Your beloved child is being taken from you, and no one understands. No one helps.

The emotional and psychological trauma and profound grief of attachment-based “parental alienation” consumes the life and psychology of the targeted parent.

You must find your freedom from this trauma.

The emotional trauma inflicted on the targeted parent is severe, and the grief of the targeted parent is deep. The challenge of the targeted parent is to once more find the light of their joy amidst the darkness of their grief and loss.

We are working to solve mental health, so that mental health will understand and will help you.

Once mental health becomes your ally, we will work to solve the courts, so that the courts too will understand and will help you.

In this process, you can help by taking up the challenge to once more find your emotional health and balance within the trauma of your loss and grief. Your child needs you to have your feet firmly planted on the shore of your own emotional and psychological health and balance in order to help them escape the quicksand of their experience.

That is your challenge.

Finding Happiness

Here are nine ways that targeted parents who are caught in the trauma of attachment-based “parental alienation” can recover and restore their emotional health and balance. The basic ideas for this list are drawn from an article by Belle Beth Cooper in which she cites the various scientifically supported methods for increasing happiness.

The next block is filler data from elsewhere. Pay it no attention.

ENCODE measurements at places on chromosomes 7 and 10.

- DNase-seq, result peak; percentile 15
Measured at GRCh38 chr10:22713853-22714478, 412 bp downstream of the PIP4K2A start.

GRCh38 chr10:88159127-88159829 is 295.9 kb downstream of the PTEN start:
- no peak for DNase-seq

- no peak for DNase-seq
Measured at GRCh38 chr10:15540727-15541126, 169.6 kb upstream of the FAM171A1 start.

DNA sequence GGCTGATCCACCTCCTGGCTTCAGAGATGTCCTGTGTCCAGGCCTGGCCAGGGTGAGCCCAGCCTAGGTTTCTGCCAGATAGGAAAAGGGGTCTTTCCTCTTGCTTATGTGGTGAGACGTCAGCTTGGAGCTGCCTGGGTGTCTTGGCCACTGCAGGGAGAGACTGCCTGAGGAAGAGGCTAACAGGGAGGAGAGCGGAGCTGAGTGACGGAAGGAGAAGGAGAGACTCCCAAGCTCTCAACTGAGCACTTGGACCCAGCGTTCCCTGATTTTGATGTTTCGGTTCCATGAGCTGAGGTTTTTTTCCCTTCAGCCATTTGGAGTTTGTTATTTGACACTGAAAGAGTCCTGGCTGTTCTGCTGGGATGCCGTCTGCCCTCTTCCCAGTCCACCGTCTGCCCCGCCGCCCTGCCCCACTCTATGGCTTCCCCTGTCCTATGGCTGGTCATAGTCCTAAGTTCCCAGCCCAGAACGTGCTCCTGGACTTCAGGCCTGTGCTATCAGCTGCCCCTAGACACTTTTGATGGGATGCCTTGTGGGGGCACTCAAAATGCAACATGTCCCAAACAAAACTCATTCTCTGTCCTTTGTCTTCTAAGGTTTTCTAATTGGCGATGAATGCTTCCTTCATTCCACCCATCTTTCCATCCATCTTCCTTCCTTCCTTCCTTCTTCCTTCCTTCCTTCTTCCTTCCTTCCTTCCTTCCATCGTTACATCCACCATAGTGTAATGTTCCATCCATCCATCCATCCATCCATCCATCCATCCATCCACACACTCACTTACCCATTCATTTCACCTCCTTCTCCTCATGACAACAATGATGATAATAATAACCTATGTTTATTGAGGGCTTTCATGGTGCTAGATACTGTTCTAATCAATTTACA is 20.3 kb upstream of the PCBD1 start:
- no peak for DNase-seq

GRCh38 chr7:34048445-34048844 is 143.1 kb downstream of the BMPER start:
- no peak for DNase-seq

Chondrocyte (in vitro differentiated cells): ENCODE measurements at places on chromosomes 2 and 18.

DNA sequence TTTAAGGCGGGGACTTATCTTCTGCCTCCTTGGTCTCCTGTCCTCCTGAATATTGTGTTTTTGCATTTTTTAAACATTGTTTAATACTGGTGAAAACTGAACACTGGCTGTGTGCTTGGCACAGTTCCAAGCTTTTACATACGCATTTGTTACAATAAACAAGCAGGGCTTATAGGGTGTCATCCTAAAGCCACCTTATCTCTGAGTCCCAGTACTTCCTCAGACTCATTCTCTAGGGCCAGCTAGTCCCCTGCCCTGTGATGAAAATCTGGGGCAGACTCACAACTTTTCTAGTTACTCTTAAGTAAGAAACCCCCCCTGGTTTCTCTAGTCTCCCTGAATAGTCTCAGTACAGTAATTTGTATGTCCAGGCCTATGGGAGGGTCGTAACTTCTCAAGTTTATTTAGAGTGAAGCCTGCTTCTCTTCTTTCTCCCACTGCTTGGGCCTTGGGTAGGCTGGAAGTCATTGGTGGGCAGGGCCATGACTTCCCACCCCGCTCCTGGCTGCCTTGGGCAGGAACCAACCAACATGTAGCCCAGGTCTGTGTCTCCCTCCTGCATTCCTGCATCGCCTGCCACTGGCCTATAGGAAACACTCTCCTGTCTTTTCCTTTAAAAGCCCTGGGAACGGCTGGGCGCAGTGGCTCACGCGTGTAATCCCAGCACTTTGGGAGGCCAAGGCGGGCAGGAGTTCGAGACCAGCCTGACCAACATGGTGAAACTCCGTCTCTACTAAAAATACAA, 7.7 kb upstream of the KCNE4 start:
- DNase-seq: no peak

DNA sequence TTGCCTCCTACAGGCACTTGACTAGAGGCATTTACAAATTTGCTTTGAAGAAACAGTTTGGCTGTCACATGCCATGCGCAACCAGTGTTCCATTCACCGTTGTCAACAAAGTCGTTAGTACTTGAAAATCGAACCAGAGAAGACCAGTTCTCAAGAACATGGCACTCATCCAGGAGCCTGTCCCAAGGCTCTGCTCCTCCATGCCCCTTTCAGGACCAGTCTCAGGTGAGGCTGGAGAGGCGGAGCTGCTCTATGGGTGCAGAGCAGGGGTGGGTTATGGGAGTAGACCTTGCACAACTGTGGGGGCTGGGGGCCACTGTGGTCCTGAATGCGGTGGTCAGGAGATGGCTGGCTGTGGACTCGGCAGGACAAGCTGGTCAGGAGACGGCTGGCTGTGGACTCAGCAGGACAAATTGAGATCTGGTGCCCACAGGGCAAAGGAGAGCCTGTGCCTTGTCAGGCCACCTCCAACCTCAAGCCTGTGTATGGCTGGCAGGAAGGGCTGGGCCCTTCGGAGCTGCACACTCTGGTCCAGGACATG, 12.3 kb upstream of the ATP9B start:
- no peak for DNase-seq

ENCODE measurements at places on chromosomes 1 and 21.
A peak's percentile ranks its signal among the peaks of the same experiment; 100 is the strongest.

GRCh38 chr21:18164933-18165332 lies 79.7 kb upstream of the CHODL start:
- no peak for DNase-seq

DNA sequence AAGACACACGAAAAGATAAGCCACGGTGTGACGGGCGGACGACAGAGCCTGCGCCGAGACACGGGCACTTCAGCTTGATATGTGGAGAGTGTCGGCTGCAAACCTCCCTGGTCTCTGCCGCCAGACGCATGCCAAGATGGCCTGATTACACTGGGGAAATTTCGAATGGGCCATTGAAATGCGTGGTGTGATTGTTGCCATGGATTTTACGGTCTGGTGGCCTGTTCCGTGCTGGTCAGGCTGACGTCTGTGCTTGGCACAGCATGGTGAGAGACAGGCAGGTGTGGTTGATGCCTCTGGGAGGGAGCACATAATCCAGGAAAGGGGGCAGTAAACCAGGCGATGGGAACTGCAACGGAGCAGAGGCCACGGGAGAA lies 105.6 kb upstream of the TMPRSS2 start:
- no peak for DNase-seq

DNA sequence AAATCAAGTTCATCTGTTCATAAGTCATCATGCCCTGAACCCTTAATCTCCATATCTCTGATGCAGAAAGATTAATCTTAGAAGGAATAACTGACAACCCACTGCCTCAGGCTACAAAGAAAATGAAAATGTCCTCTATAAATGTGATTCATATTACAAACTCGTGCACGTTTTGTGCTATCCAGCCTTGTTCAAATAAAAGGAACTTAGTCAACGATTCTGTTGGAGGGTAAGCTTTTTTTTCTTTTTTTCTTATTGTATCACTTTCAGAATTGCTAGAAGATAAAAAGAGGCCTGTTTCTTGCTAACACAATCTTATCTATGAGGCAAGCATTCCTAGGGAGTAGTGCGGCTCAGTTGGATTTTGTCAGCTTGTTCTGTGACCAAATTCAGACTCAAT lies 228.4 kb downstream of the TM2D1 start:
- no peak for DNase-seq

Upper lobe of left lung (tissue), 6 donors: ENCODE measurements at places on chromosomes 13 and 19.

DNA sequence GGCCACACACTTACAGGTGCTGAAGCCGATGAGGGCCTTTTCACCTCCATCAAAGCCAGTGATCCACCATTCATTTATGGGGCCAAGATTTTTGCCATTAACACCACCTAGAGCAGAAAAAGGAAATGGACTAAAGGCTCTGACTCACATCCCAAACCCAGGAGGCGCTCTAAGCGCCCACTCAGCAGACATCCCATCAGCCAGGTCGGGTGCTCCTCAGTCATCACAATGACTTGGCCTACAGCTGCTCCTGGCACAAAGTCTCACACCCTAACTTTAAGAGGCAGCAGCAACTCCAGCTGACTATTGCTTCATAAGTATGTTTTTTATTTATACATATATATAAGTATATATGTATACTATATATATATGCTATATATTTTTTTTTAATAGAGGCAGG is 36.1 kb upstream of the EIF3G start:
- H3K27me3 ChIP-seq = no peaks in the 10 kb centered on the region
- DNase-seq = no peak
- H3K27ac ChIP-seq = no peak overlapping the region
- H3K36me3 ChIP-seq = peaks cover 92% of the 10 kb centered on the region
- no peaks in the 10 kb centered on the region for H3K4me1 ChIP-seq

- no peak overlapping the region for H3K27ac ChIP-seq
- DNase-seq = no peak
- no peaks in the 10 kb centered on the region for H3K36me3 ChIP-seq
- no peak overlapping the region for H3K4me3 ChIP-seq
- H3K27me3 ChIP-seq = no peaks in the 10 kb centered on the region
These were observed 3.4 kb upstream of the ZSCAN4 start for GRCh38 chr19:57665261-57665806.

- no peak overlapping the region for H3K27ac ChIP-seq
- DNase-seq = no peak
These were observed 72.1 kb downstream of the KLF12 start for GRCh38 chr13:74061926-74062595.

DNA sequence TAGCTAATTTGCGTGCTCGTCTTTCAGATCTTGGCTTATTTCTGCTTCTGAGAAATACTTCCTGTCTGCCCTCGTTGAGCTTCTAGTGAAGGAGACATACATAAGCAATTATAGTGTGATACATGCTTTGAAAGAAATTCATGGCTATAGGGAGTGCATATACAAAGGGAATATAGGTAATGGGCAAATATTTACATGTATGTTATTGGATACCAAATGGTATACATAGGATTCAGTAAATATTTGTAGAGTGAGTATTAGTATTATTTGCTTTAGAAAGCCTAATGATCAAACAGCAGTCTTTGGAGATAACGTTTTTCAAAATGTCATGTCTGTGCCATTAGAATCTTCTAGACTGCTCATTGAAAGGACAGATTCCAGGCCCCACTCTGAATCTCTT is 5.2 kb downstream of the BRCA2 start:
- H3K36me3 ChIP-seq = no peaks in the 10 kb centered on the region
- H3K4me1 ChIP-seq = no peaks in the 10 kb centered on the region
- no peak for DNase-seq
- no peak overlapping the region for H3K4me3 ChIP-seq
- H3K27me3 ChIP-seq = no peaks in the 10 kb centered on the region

1.  Practice Smiling

The physical and emotional systems in the brain are  interconnected. We can create a small dose of any emotion by acting as if we had that emotion. That’s what actors do. They act as if they felt a certain way, and this creates a small dose of that feeling. Then the actor expands this small seed of the emotion into a full experience of the desired emotion.

We smile when we’re happy. But it also works in reverse. We become happier when we smile.

When we smile, we create a small dose of the happy feeling. The physical act of smiling fools the brain:

The brain says, “Why am I smiling? Hmm, I must be happy. Hey emotions, stop slaking off down there and produce some of that happy that you’re supposed to be feeling.”

When we smile we fool the brain into thinking it must be happy, so it then releases a small amount of the brain chemicals for the feeling of happy. It’s not much, maybe just a single point on a 10-point scale. But it’s a start. The more we practice smiling, the easier it becomes to produce the happy, and we begin to create a little more happy each time.

With the brain, “we build what we use.”

When we use a brain network we create structural and chemical changes along the pathways that were used and these changes make the connections in the used networks stronger, more sensitive, and more efficient. This process is called the “canalization” of brain networks (like building “canals” or channels in the brain).

The more we smile, the more we canalize the brain systems for being happy. We essentially groove the happy channel more deeply into our neural networks. Its just like practicing the piano. At first it feels awkward and we’re only able to play “twinkle-twinkle little star,” and even then our playing is slow and halting. Yet as we practice, our playing gradually improves. Soon we’re playing simple songs, and it actually begins to sound like music, sort of. Eventually we’re playing ragtime and Mozart concertos.

Practice smiling. It’s extremely simple to do. Just smile.

Smile often. For no particular reason, just smile. Smile in the car. Smile when you’re alone. Smile at your spouse (but not a creepy smile; a warm and relaxed smile). See if you can get your eyes to smile too.